A bid to prohibit the use of action devices, pad stacks and wedges when showing Tennessee Walking Horses will not be part of the Farm Bill.

The House Rules Committee declined to include amendment 90 to H.R. 2: Agriculture and Nutrition Act of 2018 — better known as the Farm Bill. The amendment was authored by U.S. Rep. Tom Marino (R-Pa.), Steve Cohen (D-Tenn.) and Brian Fitzpatrick (R-Pa.).

“The bill was not made in order during the markup, so there will be no vote on it,” Matt Powell, Marino’s senior legislative assistant, told American Farriers Journal.

Mike Inman, CEO of the Tennessee Walking Horse National Celebration, is thankful that the amendment failed. Yet, he is critical of the tactic employed by the trio of congressmen.

“We were disappointed to see a congressman attempt to attach a rule that President [Donald] Trump had put on hold along with dozens of other ‘midnight rules’ that the outgoing administration had tried to push through,” Inman told American Farriers Journal. “This policy of holding new rulemaking until the new administration’s department heads can review and weigh-in on is exactly what the Obama and Bush administrations had done previously. This attempt to bypass the administration and department heads would set a very dangerous precedent if successful. Fortunately, this scheme did not prove successful as the amendment did not get attached to the House Farm Bill.”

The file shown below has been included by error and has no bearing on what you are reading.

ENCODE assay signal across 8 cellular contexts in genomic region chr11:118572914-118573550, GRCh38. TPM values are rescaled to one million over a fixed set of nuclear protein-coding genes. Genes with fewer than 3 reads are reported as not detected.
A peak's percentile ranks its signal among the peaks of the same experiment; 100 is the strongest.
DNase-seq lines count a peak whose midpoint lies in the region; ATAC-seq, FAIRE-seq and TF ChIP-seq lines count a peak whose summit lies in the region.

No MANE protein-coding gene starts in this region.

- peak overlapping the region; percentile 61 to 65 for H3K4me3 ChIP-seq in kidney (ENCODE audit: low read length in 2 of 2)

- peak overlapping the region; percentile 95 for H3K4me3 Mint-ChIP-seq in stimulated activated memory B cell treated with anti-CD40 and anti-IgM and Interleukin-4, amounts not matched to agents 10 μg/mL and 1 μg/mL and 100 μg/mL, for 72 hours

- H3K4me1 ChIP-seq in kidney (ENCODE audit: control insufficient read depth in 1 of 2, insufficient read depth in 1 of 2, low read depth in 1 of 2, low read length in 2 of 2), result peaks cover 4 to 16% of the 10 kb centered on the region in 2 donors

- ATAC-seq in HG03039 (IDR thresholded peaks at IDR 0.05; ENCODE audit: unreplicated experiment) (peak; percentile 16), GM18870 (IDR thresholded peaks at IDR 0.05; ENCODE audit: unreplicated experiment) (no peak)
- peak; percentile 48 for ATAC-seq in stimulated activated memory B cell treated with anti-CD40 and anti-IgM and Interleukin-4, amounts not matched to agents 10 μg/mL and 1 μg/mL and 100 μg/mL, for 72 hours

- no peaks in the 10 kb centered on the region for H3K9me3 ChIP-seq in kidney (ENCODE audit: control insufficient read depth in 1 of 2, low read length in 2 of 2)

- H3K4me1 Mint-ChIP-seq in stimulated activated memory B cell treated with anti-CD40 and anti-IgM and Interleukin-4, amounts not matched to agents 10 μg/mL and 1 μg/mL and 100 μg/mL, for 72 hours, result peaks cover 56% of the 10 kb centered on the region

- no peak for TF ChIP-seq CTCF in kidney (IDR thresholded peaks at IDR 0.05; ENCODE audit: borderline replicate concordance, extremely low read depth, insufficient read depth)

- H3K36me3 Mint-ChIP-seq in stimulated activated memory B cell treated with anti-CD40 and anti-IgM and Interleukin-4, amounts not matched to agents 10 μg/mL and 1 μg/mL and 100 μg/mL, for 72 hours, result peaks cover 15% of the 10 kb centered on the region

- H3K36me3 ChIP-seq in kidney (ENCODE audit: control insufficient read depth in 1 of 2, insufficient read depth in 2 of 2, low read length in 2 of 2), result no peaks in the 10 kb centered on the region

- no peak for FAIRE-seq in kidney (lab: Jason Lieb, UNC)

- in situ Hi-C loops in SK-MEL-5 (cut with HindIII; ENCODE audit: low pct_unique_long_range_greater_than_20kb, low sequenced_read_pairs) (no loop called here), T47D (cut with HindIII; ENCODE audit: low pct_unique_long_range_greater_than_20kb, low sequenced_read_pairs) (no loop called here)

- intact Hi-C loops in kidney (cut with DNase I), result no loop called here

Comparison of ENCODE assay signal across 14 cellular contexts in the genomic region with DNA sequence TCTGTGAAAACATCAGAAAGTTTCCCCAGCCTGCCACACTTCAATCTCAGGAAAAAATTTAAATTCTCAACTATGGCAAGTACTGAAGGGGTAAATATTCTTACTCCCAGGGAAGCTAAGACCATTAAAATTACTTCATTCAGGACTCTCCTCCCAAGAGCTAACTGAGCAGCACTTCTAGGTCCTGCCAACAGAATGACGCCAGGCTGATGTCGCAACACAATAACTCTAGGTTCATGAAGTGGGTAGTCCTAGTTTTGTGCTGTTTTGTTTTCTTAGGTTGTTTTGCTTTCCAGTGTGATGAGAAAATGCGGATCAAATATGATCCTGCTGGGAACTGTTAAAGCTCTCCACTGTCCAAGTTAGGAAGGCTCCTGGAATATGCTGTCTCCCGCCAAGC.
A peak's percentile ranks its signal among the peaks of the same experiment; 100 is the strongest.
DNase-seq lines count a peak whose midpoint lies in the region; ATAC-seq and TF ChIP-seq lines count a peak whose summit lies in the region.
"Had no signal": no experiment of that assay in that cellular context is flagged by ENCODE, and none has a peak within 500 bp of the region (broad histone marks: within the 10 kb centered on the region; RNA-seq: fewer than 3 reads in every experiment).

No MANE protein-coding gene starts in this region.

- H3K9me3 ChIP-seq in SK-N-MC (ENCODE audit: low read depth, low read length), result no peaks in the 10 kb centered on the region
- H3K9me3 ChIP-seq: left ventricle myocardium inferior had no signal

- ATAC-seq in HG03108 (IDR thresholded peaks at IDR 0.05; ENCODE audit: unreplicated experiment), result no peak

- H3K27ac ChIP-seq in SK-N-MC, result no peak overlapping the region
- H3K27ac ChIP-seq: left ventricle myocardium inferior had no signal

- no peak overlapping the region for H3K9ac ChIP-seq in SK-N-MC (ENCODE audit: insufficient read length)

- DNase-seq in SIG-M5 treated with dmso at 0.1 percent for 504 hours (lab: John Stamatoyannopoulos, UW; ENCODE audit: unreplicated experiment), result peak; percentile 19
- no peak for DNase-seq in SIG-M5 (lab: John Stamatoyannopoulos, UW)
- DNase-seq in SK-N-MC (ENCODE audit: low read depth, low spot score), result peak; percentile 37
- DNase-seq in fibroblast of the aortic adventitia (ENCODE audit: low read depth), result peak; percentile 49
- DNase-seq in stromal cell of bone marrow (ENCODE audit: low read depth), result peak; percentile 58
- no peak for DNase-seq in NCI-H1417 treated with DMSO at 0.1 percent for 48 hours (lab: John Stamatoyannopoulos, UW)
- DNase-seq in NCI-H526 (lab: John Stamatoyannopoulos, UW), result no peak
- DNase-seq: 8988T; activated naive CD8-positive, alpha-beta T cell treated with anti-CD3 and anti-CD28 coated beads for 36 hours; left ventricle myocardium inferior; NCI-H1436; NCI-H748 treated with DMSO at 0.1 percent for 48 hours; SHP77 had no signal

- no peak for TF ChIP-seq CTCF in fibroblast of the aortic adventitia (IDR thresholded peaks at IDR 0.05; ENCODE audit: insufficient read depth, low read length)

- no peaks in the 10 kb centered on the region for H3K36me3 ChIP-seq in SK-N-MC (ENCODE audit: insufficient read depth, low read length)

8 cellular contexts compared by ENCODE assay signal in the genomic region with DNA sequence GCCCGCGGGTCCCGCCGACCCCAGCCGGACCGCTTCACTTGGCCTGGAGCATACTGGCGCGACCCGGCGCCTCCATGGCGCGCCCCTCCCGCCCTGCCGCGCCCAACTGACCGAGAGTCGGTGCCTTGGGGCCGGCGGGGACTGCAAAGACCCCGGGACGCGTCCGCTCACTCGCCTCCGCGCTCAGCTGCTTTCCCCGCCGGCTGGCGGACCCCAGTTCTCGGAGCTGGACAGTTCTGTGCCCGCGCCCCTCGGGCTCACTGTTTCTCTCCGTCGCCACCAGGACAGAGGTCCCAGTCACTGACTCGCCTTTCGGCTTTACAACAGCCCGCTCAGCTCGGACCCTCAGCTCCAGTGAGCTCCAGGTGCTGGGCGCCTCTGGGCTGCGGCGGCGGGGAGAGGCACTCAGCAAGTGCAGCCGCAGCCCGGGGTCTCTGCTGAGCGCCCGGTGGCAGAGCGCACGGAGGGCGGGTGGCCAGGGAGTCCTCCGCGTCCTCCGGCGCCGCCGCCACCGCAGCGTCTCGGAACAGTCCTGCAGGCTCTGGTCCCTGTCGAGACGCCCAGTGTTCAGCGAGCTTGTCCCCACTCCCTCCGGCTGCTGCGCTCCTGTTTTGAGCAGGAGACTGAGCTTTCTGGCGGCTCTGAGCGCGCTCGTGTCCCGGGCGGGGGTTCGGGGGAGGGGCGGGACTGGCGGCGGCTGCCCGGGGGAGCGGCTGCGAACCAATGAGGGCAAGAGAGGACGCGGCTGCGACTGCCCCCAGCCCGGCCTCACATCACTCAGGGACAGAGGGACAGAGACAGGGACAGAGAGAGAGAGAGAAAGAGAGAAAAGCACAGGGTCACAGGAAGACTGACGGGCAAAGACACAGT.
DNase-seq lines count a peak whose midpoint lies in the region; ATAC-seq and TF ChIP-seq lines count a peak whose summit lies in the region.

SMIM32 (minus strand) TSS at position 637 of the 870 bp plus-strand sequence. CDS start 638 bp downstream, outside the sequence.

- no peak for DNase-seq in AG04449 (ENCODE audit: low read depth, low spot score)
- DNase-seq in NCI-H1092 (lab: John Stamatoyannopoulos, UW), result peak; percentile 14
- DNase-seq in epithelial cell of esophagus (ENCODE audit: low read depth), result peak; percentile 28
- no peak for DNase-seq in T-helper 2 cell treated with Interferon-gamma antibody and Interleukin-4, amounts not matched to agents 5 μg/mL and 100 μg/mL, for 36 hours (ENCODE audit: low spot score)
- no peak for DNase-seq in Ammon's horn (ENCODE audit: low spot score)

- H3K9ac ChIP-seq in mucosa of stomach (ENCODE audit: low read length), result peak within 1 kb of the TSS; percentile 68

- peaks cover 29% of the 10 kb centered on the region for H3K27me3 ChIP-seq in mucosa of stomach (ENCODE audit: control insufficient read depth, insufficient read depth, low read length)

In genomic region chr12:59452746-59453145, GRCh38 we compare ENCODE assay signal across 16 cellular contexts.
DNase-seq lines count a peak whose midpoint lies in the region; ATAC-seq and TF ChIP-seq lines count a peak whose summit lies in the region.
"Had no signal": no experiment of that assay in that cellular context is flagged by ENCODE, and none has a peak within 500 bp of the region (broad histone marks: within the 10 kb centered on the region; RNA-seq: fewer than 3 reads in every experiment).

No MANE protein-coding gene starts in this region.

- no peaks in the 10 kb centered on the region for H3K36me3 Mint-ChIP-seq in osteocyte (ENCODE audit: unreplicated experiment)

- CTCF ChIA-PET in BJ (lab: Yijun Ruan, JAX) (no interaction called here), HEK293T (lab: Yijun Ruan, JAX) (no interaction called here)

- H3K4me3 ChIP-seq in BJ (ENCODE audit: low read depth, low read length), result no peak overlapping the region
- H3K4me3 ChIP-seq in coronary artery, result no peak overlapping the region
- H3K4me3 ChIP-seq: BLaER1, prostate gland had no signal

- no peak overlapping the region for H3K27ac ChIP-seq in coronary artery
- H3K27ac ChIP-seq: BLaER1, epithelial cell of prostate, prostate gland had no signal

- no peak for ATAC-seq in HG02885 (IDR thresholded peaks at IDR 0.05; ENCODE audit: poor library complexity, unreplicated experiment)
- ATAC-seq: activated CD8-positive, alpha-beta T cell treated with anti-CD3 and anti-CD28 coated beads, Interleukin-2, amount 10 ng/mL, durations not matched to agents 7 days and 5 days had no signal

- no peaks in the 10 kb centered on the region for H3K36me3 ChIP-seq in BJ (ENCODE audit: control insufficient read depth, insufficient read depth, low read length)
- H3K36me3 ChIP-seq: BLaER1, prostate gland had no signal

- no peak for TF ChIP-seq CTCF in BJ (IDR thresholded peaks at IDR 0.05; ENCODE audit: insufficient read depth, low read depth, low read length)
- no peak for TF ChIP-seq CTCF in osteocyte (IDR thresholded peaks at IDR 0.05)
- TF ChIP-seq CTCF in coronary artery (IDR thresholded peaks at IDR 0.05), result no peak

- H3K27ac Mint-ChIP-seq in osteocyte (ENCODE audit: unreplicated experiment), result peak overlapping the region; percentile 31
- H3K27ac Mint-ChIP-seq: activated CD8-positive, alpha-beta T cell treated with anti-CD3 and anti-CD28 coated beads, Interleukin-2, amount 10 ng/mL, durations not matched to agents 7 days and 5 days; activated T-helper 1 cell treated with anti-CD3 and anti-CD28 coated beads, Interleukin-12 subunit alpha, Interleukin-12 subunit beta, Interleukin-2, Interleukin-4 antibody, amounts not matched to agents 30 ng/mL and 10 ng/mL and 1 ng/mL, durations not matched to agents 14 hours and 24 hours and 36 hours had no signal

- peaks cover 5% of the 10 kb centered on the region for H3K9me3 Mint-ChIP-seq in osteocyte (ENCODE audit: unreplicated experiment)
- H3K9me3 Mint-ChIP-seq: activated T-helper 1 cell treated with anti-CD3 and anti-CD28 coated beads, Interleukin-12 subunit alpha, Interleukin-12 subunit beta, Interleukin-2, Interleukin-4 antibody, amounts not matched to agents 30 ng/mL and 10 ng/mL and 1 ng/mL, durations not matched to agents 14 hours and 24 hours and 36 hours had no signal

The Marino amendment titled, “Section 11613: Licensing Of Designated Persons Under The Horse Protection Act,” was the final rule enacted by the United States Department of Agriculture on Jan. 13, 2017. The rule was withdrawn for agency review weeks later by the incoming Trump administration.

As it specifically pertains to farriery, the rule prohibits the use of all action devices — except certain boots — and all associated lubricants; as well as all pads and wedges on all Tennessee Walking Horses and Racking Horses. Pads and wedges may be applied as a prescription when the horse is receiving therapeutic, veterinary treatment.

The rule also mandates that a farrier is physically present to assist horse protection inspectors (HPI) at horse shows, exhibitions, sales and auctions “that allow Tennessee Walking Horses or Racking Horses to participate in therapeutic pads and wedges if more than 150 horses are entered.” If 150 or fewer horses are entered, a farrier will be on call.

The rule, and thus the amendment, largely mirrored the Prevent All Soring Tactics (PAST) Act, which last was introduced by Rep. Ted Yoho, R-Fla., who also is a veterinarian. Marino, Cohen and Fitzpatrick all were co-sponsors of that bill.

The Marino amendment instructed the secretary of agriculture to submit the rule for publication into the Federal Register within 60 days of the Farm Bill being passed into law. The rule would have been implemented by the USDA within 1 year of the enactment of the bill. The rule involving pads and wedges, as well as the inspection and detention of horses, would have been enacted within 30 days of the passage of the bill.